Practicing Dying

Hair flipping outside her helmet, knees narrowly missing the silver handlebars, with a fierce  yet wobbly determination, my daughter gripped the handles of her bubblegum-pink bicycle freshly shorn of its training wheels.  “Don’t get ahead of yourself,” I said.  “No need to worry about whether or not you are going to fall because you are definitely going to fall.  So first, let’s practice falling.  When you get the hang of falling, maybe you will be less afraid of riding your bike.”

I don’t remember all the details about how I was taught to ride a bike.  I don’t remember if someone tried to steady my shoulders as I balanced on the hefty banana seat.  I don’t remember if I was coached to look out, not down.  But I am fairly certain no one helped me learn how to fall, and no one assured me that I would fall before I had even tried to ride.

I don’t remember being taught about falling, but I have been hearing all of my life about the fact that I will die someday.  Mostly, I heard this in church and from church people.  Sunday school lessons and a fair number of sermons were primarily concerned with my death (and anybody else’s who happened to be present).  All of us will die.  I was encouraged to live with my death before me.  Would I be ready when the time came?

“Give your heart to Jesus because when you die you want to go to heaven and not burn in the fiery pit of hell,” they said.

“On the day of judgement, when you stand before the throne of God, having left behind this earthly life, you will have to account for all that you have done and all that you have left undone.  Live today as if it is your last,” they said.

“If you leave this place tonight, if you die in a car wreck on the way home, will your soul be in eternal peace with Jesus?” they asked.

I believe these statements, and others like them, were intended to help me live a more full and loving life.  If I could be free of the fear of dying and death, I would be free to live as a person motivated by agape love, a person characterized by faith, a person grounded in hope.  I think these admonitions were supposed to encourage me and provide a foundation of perseverance when I found doing the “right” thing too hard or too loathsome or too boring.  In a way, the church was saying, “You are going to fall.  Maybe you won’t be afraid of falling if you know how to do it well.”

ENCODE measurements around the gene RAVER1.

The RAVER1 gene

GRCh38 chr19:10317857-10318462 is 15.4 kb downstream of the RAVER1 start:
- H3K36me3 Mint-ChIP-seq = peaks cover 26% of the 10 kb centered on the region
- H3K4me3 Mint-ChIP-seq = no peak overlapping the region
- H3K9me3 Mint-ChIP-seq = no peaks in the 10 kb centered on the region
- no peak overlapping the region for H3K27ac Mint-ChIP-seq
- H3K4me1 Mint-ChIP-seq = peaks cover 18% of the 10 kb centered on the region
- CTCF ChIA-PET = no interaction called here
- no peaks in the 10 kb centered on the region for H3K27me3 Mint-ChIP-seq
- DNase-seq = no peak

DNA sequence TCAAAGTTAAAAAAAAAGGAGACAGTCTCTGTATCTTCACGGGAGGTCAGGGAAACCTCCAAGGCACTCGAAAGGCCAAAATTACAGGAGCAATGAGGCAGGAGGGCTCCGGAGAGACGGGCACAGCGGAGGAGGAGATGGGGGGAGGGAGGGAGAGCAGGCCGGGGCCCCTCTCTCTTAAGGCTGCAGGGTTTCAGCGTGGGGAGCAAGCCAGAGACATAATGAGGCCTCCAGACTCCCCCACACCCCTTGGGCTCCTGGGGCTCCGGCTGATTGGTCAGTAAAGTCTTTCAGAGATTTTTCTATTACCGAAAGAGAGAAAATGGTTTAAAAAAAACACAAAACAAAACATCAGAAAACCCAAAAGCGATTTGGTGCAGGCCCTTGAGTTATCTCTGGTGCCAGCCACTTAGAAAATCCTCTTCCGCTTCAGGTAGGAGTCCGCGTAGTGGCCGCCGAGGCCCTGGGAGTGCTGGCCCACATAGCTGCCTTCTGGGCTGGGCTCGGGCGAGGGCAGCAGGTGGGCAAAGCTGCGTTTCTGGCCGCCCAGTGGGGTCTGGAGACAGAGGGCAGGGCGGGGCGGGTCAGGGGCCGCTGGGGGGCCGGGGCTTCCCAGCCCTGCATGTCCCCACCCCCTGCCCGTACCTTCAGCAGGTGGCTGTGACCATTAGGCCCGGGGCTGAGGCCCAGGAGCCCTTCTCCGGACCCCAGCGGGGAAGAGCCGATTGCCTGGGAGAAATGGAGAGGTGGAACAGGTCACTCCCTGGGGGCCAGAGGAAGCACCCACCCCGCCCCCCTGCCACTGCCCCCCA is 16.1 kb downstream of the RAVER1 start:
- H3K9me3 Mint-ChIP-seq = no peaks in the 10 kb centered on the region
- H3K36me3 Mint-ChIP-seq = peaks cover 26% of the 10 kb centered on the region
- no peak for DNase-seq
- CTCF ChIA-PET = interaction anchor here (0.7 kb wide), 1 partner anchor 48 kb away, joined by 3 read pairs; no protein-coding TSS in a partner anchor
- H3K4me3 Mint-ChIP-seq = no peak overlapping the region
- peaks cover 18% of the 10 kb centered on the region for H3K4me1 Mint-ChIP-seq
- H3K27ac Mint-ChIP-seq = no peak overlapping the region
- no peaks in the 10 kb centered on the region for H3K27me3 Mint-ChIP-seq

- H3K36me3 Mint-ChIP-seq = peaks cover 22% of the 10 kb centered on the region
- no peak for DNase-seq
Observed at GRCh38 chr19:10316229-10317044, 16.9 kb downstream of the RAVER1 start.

I am born to die.  You are born to die.  We are all going to die because life encompasses death.  As a person of Christian faith, how I proceed to my death, how I recognize and negotiate the terms of my death, how I incorporate the eventuality of my “falling” into death has the potential to give balance to my wobbly life and to serve as a reminder to look out, not down.  The problem is that the primary ways I was taught to practice dying were built on fear – fear of failing to return God’s love, fear of God’s disapproval, fear that I (or anyone else) would be too weak to choose the leading of God’s Spirit if the punishment and reward failed to be utterly persuasive.  The problem is that focusing solely on this system of punishment and reward seems to disregard prevenient grace, the grace of God at work in us before we are able to respond, the divine spark within human beings that longs to be united with the All Consuming Fire of God’s love.  This emphasis on the reward and punishment which accompanies death seems to belittle God’s ability to woo us as God’s Beloved and to demean the capability of God’s Spirit within us to reciprocate God’s love.  Cannot God’s love do more than we can ask or imagine?  Cannot God’s love defeat the power of death?

I am still practicing dying but in a way more akin to falling or maybe sky-diving.  My practice of dying is less rooted in imagining a certain home in a Revelation kind of heaven (though many times I find great comfort seeing my loved ones walking streets of gold or strolling in peaceful green pastures).  Instead, my practice of dying is unveiled in a daily acknowledgement of my limited self and an awareness of the cosmic nature of God in Christ.  I practice dying by letting go into the unknown, immeasurable, immense nature of God’s presence that has known me before I was born, that knit me together in my mother’s womb, and that will receive me in death – though I do not know exactly how.  I practice dying by trust-falling into the presence of God when I am still and quiet and simply breathing, an experimental existing non-existence.